A Pandemic, a Play, and a Performance

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Ainsley Swenson

This October, DeForest Area School District students returned to the high school’s Performing Arts Center to put on a thirty-minute show (one-act) of John Cariani’s play, Almost Maine, to enter in a statewide competition.

 

This play has eight actors and includes a selection of short scenes that discuss love, loss, and finding one’s self. This show also has all stories ending with the magical appearance of the northern lights.

 

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You may wonder how this is possible. Aren’t plays viewed by an audience? How can you have an audience in the middle of a pandemic?

 

The answer to these questions is, the play is being recorded and submitted to different rounds of a statewide one-act competition. A new round starts about every two weeks, with the first one beginning this week. After each round, the group receives feedback and is told if they have been selected to move forward in the competition.

 

Since the one-act is recorded, the show can be put on while meeting all COVID-19 regulations. There are only ever ten people in the PAC at a time, along with two people in the tech booth (this is a different room and is therefore still meets COVID-19 regulations).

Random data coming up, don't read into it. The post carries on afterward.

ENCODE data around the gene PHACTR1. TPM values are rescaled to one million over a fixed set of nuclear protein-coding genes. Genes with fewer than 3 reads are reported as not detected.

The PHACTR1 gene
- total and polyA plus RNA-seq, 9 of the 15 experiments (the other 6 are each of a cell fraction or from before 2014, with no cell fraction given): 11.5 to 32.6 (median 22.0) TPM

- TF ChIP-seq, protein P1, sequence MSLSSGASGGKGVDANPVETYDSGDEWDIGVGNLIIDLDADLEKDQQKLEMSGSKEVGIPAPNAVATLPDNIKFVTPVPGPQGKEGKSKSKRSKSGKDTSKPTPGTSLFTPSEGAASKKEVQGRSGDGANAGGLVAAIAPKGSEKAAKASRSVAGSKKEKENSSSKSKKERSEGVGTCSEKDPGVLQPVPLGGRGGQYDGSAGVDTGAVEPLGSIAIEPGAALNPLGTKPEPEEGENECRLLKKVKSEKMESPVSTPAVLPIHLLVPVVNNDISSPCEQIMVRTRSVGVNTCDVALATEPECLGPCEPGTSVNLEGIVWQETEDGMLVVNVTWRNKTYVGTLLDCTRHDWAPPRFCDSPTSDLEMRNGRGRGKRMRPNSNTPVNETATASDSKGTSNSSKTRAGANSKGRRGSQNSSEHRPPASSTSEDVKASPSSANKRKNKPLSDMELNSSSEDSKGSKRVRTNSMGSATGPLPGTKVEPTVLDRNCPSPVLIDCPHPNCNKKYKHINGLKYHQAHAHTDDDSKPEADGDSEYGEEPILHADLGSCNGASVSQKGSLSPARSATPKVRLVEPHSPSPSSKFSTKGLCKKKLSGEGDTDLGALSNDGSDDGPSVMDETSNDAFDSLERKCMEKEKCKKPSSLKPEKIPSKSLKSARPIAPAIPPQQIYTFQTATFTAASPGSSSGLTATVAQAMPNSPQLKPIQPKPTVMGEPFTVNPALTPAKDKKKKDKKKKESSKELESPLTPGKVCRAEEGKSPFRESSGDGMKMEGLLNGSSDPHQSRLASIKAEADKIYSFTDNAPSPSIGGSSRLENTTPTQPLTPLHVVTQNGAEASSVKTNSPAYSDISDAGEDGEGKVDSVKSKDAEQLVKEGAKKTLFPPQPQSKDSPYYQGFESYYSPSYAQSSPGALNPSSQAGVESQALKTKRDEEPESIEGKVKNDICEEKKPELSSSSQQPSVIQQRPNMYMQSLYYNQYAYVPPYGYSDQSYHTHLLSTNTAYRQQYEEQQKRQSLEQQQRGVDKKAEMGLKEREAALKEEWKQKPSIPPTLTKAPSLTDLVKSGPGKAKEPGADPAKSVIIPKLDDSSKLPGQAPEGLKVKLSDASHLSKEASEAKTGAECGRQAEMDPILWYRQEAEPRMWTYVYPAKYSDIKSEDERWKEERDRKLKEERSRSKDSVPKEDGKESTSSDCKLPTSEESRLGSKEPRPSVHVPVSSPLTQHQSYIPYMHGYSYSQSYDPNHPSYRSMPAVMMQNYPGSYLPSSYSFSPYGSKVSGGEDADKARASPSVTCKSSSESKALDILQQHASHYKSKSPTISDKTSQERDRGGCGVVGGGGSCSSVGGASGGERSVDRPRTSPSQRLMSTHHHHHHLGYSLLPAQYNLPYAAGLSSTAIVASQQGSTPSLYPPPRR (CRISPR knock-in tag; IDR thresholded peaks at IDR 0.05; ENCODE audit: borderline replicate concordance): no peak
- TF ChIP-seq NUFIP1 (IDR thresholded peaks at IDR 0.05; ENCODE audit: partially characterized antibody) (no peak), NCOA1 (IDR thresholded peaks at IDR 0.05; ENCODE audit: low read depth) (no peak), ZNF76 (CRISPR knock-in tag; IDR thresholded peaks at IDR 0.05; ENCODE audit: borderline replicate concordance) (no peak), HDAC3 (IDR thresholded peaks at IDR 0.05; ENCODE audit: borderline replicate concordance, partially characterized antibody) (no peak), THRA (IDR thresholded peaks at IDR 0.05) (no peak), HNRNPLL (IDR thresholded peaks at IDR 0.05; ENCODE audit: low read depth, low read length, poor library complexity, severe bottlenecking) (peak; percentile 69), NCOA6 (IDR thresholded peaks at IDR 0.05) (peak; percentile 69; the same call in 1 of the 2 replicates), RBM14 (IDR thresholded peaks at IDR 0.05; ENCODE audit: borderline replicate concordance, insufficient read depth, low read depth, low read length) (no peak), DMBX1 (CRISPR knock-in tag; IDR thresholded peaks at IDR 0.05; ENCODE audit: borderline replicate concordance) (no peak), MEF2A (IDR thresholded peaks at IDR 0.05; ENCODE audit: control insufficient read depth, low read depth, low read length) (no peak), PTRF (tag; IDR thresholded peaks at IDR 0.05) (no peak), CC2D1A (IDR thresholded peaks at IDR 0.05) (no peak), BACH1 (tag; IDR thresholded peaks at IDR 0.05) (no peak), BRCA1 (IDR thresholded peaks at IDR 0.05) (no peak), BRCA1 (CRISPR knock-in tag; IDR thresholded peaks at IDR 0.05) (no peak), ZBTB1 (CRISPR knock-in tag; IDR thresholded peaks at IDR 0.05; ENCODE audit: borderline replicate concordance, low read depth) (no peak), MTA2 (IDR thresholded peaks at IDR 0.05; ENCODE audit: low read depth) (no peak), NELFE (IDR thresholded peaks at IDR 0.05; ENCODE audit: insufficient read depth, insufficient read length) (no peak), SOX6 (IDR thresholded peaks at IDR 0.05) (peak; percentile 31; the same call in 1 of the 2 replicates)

Even though regulations are being followed, there is still the question of if the participants feel safe going to school right now. 

 

Junior stage crew member, Camden Benish, said that since we only have a few people participating that he would say “it is pretty safe, just for us” but he went on to say that he would not feel safe if we were to go back to in-person classes. 

 

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Although, it is not just people from the stage crew who feel safe at rehearsals. Senior actor, Clare O’Connor, said that “people are doing a good job of protecting themselves and others so far” and that as long as the cast and crew “keep it up” everyone should stay safe.

 

When speaking on what motivated him to participate in this year’s competition one-act, Benish also said that he “really did just want to come back [and] see some of the people [he] know[s], some of [his] friends.” He also stated that he wanted to “help out the drama department.”

 

According to members of both the cast and crew, the one-act has been a really safe experience. As O’Connell said, if everyone “keeps [s] it up” then they should be safe for the rest of the competition season.